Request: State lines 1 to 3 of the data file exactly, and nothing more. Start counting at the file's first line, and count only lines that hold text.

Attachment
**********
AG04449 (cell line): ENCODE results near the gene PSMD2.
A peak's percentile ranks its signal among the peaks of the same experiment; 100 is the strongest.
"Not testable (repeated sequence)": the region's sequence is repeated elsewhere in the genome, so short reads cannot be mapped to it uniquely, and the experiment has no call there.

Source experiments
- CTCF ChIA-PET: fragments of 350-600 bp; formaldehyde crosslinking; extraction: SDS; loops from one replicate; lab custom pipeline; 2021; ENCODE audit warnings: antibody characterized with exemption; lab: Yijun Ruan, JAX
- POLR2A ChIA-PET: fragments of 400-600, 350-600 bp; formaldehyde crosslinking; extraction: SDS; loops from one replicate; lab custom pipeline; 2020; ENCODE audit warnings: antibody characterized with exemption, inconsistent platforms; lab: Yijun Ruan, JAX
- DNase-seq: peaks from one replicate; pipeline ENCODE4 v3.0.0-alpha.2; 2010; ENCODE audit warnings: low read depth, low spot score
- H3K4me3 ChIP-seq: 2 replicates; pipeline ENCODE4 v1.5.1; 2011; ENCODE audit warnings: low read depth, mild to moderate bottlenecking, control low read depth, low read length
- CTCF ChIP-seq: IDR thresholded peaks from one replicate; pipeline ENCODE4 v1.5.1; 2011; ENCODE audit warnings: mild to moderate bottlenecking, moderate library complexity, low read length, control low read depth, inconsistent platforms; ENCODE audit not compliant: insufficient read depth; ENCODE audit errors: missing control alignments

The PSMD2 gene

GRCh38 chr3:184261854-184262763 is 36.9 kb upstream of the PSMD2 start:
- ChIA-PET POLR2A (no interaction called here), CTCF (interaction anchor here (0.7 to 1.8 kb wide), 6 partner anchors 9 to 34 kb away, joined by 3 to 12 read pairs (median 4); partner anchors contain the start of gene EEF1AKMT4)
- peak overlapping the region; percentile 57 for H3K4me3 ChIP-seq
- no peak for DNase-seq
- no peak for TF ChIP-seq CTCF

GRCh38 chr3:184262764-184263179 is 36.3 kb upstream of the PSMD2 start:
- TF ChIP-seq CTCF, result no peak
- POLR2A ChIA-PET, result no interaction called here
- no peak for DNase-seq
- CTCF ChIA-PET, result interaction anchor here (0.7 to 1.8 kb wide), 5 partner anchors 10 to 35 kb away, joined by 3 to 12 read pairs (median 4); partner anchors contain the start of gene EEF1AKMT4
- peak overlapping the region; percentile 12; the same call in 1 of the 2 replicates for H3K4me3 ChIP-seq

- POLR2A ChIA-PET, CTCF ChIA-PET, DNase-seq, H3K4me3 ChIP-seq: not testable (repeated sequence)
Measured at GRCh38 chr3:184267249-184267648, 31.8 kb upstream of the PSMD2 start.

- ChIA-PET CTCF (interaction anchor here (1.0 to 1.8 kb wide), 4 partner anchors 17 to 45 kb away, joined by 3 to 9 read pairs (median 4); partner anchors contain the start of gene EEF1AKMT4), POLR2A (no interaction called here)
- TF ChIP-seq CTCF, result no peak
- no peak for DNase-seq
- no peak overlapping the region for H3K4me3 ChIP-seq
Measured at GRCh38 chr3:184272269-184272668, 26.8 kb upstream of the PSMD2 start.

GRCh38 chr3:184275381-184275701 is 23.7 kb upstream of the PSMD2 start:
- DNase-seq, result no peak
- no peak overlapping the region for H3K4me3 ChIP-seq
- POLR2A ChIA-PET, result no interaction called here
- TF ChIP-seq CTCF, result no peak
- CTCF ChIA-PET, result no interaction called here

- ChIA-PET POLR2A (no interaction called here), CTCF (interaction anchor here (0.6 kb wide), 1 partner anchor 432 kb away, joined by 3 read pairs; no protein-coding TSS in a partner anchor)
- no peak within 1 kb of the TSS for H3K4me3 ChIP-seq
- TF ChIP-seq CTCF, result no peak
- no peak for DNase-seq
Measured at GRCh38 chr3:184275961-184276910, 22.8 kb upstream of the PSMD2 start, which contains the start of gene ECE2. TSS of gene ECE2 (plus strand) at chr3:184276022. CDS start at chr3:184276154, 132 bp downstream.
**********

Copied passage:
AG04449 (cell line): ENCODE results near the gene PSMD2.
A peak's percentile ranks its signal among the peaks of the same experiment; 100 is the strongest.
"Not testable (repeated sequence)": the region's sequence is repeated elsewhere in the genome, so short reads cannot be mapped to it uniquely, and the experiment has no call there.